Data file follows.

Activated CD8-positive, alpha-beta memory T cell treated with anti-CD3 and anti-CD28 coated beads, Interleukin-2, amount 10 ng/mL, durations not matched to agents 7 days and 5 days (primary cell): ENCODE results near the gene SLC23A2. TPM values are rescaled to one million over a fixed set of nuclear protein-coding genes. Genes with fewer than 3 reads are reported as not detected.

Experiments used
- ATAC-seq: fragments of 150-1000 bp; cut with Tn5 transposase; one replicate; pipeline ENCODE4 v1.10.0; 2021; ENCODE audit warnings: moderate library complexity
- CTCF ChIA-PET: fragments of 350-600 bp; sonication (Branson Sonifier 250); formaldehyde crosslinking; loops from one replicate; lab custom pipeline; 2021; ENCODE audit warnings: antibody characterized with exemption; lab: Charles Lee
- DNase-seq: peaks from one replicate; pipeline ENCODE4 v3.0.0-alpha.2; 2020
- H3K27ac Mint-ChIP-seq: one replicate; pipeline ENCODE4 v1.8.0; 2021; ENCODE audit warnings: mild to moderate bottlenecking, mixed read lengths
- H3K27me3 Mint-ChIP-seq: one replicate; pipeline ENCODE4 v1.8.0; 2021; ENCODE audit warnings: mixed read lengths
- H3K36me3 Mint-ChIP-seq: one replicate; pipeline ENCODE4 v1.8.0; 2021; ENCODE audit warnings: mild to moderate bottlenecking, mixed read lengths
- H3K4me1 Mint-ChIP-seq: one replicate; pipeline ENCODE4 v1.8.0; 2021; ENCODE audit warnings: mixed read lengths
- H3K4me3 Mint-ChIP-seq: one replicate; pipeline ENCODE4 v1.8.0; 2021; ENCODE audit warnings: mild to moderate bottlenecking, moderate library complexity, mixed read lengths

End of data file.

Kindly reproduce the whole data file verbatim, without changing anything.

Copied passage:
Activated CD8-positive, alpha-beta memory T cell treated with anti-CD3 and anti-CD28 coated beads, Interleukin-2, amount 10 ng/mL, durations not matched to agents 7 days and 5 days (primary cell): ENCODE results near the gene SLC23A2. TPM values are rescaled to one million over a fixed set of nuclear protein-coding genes. Genes with fewer than 3 reads are reported as not detected.

Experiments used
- ATAC-seq: fragments of 150-1000 bp; cut with Tn5 transposase; one replicate; pipeline ENCODE4 v1.10.0; 2021; ENCODE audit warnings: moderate library complexity
- CTCF ChIA-PET: fragments of 350-600 bp; sonication (Branson Sonifier 250); formaldehyde crosslinking; loops from one replicate; lab custom pipeline; 2021; ENCODE audit warnings: antibody characterized with exemption; lab: Charles Lee
- DNase-seq: peaks from one replicate; pipeline ENCODE4 v3.0.0-alpha.2; 2020
- H3K27ac Mint-ChIP-seq: one replicate; pipeline ENCODE4 v1.8.0; 2021; ENCODE audit warnings: mild to moderate bottlenecking, mixed read lengths
- H3K27me3 Mint-ChIP-seq: one replicate; pipeline ENCODE4 v1.8.0; 2021; ENCODE audit warnings: mixed read lengths
- H3K36me3 Mint-ChIP-seq: one replicate; pipeline ENCODE4 v1.8.0; 2021; ENCODE audit warnings: mild to moderate bottlenecking, mixed read lengths
- H3K4me1 Mint-ChIP-seq: one replicate; pipeline ENCODE4 v1.8.0; 2021; ENCODE audit warnings: mixed read lengths
- H3K4me3 Mint-ChIP-seq: one replicate; pipeline ENCODE4 v1.8.0; 2021; ENCODE audit warnings: mild to moderate bottlenecking, moderate library complexity, mixed read lengths